What Can Be Learnt From The Smithsons’ “New Brutalism” In 2014?

Alison and Peter Smithson (year unknown)

Sheffield born Alison Gill, later to be known as Alison Smithson, was one half of one of the most influential Brutalist architectural partnerships in history. On the day that she would be celebrating her 86th birthday we take a look at how the impact of her and Peter Smithson’s architecture still resonates well into the 21st century, most notably in the British Pavilion at this year’s Venice Biennale. With London’s Robin Hood Gardens, one of their most well known and large scale social housing projects, facing imminent demolition how might their style, hailed by Reyner Banham in 1955 as the ”new ”, hold the key for future housing projects?

Architecture City Guide: Tel Aviv

Courtesy of Flickr CC License / wili_hybrid

This AD Architecture City Guide is dedicated to the vibrant city of , originally established as a garden-city on the sandy shores of the Mediterranean in 1909. Although widely known as “The White City” for boasting the world’s largest collection of International Style Buildings, Tel Aviv is not merely a monochromatic Bauhaus colony: it presents a rich mosaic of locally interpreted styles, from Eclectic to Brutalist to contemporary, which are the result of foreign and locally-born architects who adapted to the local cultural and climatic conditions.

Join us for our architectural city guide through the “Non-Stop City” after the break…

AD Round Up: Unbuilt Classics

The Plug-In City by Peter Cook, 1964. Image via Archigram Archives

This AD Round Up is dedicated to unbuilt classics, a selection of projects and ideas that, although never built, contributed greatly to the canon of twentieth century architecture. In 1920, Buckminister Fuller designed the Dymaxion House, which displayed forward-thinking innovations in sustainability and prefabrication. In 1924, Le Corbusier’s radical plan for Ville Radieuse (The Radiant City) had an extensive influence upon modern urban planning and led to the development of new high-density housing typologies. In the same year Friedrick Kiesler introduced his “Endless House“, the basis for his subsequent manifesto of Correalism. Eight years later in 1932, and Henry-Russell Hitchcock curated the “Modern Architecture: International exhibition” at the , introducing the emerging International Style and laying the principles for Modern architecture. And finally, one of Archigram’s most famous utopian visions, the Plug-In City, proposed by Peter Cook in 1964, offered a fascinating new approach to urbanism and reversed traditional perceptions of infrastructure’s role in the city.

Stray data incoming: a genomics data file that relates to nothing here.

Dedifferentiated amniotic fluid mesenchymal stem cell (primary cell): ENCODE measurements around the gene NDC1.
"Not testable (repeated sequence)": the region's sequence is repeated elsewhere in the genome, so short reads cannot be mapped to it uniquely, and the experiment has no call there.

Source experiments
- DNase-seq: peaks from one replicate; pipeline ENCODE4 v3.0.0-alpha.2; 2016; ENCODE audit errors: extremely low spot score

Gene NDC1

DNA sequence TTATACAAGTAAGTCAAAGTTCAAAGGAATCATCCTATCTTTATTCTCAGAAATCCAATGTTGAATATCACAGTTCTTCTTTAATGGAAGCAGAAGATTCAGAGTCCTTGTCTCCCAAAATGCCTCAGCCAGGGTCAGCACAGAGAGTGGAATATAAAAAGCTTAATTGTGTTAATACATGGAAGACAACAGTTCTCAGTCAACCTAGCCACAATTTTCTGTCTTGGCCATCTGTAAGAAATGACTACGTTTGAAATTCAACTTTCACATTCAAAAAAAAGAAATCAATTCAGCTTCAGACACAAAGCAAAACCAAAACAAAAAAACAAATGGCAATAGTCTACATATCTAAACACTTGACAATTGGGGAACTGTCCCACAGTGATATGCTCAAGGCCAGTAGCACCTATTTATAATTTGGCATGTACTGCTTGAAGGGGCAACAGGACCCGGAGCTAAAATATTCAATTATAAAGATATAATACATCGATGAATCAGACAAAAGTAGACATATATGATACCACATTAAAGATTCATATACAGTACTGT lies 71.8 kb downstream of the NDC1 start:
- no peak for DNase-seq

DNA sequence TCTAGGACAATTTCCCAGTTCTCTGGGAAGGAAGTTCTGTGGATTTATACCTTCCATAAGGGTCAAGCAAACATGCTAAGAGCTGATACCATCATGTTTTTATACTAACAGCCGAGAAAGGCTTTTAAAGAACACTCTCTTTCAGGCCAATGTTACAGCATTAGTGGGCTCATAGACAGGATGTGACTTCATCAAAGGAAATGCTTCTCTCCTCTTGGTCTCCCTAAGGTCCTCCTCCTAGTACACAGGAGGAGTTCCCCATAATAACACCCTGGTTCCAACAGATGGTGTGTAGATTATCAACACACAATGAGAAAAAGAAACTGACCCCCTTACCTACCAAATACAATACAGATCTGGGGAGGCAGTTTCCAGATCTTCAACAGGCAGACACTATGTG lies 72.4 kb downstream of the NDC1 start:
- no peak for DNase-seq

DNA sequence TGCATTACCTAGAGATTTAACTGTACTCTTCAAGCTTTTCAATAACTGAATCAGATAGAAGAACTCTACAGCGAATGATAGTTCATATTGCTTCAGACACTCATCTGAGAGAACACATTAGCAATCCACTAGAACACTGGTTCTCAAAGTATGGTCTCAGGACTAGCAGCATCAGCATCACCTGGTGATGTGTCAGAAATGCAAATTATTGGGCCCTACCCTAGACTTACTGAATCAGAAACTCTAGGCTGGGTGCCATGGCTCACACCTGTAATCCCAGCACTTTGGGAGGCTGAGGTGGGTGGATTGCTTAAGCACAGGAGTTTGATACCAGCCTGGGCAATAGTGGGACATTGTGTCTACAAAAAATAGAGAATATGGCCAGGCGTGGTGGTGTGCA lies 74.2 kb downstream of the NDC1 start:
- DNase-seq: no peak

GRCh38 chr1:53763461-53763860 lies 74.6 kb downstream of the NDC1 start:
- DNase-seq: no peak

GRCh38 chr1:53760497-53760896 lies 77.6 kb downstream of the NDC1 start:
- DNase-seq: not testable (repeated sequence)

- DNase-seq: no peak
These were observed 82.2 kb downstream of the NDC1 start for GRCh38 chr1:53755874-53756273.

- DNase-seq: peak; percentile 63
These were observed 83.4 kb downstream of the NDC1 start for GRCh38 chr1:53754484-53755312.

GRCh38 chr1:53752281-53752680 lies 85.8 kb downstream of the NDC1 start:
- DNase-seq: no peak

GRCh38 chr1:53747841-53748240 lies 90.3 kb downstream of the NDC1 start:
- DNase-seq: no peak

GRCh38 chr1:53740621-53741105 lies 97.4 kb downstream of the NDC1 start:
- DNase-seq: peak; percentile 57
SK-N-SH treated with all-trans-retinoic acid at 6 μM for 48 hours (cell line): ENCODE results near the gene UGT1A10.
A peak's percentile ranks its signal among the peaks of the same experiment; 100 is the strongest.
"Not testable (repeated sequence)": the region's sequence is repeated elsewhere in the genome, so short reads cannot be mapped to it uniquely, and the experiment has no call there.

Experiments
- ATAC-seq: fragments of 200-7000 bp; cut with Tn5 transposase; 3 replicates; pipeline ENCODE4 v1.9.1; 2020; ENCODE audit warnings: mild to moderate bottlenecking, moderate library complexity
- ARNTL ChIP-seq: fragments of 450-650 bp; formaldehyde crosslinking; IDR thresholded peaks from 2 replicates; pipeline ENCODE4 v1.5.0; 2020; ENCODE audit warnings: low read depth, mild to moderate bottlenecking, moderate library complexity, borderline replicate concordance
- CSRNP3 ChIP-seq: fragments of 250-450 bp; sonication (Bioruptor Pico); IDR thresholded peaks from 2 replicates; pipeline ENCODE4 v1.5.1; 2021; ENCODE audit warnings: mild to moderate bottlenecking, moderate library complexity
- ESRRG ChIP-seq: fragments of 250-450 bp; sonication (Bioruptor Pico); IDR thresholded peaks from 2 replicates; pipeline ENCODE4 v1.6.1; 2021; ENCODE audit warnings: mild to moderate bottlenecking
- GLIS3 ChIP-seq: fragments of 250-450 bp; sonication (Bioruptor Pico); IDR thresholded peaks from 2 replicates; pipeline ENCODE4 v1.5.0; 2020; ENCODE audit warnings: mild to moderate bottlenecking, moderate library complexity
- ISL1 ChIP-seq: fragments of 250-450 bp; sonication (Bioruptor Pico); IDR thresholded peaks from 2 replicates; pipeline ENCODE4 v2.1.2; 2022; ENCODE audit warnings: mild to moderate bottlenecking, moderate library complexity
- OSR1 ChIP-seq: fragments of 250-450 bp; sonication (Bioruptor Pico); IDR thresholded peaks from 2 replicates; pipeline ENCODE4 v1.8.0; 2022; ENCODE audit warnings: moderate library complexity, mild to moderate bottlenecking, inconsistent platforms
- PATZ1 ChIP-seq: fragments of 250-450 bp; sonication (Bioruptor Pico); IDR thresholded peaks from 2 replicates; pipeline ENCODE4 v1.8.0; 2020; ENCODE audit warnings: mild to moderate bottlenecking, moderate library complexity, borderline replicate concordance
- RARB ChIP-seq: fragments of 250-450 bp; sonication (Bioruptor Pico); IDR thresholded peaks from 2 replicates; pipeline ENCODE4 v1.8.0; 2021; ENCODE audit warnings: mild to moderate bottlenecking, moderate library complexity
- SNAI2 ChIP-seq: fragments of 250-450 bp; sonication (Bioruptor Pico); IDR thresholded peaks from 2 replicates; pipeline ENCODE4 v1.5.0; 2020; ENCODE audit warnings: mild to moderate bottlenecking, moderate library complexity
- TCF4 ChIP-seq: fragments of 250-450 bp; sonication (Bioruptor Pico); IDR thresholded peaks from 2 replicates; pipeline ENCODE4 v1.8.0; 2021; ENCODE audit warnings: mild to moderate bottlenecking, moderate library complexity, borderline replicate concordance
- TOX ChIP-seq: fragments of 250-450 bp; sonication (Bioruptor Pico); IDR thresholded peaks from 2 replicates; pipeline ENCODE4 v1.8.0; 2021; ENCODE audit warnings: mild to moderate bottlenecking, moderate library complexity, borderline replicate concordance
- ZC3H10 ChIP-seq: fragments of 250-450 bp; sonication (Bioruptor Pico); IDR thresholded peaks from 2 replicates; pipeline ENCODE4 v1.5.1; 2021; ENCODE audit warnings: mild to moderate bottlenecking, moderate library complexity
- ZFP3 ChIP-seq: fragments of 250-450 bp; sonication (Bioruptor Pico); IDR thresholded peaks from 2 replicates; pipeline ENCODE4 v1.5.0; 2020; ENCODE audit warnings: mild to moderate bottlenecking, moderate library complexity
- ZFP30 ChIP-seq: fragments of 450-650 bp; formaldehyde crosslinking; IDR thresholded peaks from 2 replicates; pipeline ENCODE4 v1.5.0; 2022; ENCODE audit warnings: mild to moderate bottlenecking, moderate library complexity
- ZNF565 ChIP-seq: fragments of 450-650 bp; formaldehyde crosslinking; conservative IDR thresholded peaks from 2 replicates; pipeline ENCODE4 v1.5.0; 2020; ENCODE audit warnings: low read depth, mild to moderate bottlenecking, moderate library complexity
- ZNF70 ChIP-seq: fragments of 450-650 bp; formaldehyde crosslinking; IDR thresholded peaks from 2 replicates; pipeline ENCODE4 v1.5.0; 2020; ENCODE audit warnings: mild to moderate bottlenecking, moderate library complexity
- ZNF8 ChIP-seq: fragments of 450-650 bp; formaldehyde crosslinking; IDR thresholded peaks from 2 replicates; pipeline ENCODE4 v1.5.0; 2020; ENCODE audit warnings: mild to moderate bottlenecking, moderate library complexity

AD Classics: Modern Architecture International Exhibition / Philip Johnson and Henry-Russell Hitchcock

Model of Le Corbusier’s Villa Savoye from Modern Architecture: International Exhibition [ Exh. #15, February 9-March 23, 1932
“Modern Architecture: International Exhibition” is the title of an exhibition that took place in 1932 at the Museum of Modern Art in . Curated by Philip Johnson and Henry-Russell Hitchcock, the exhibition introduced an emerging architectural style characterized by simplified geometry and a lack of ornamentation; known as  the “International Style,” it was described by Johnson as “probably the first fundamentally original and widely distributed style since the Gothic.” The exhibition, along with an accompanying catalogue, laid the principles for the canon of Modern architecture.

AD Classics: Riola Parish Church / Alvar Aalto

© Franco Di Capua

Designed by Finnish architect, Alvar Aalto, Riola Parrish Church is a stunning concrete form which mimics and modulates with the contours of its Italian landscape. The magnificent baptistery, completed in 1978, is located eight kilometers south of Bologna in the small town of Riola. Aalto’s evocative modernist architecture captures the spirit of this mountain setting; it is a spiritual structure which, inside and out, unassumingly expresses sanctity of faith and place.

More on Church after the break.

AD Classics: Villa Savoye / Le Corbusier

© Flavio Bragaia

Situated in Poissy, a small commune outside of Paris, is one of the most significant contributions to modern architecture in the 20th century, Villa Savoye by .  Completed in 1929, Villa Savoye is a modern take on a French country house that celebrates and reacts to the new machine age.  The house single handedly transformed Le Corbusier’s career as well as the principles of the ; becoming one of the most important architectural precedents in the history.  Villa Savoye’s detachment from its physical context lends its design to be contextually integrated into the mechanistic/industrial context of the early 20th century, conceptually defining the house as a mechanized entity.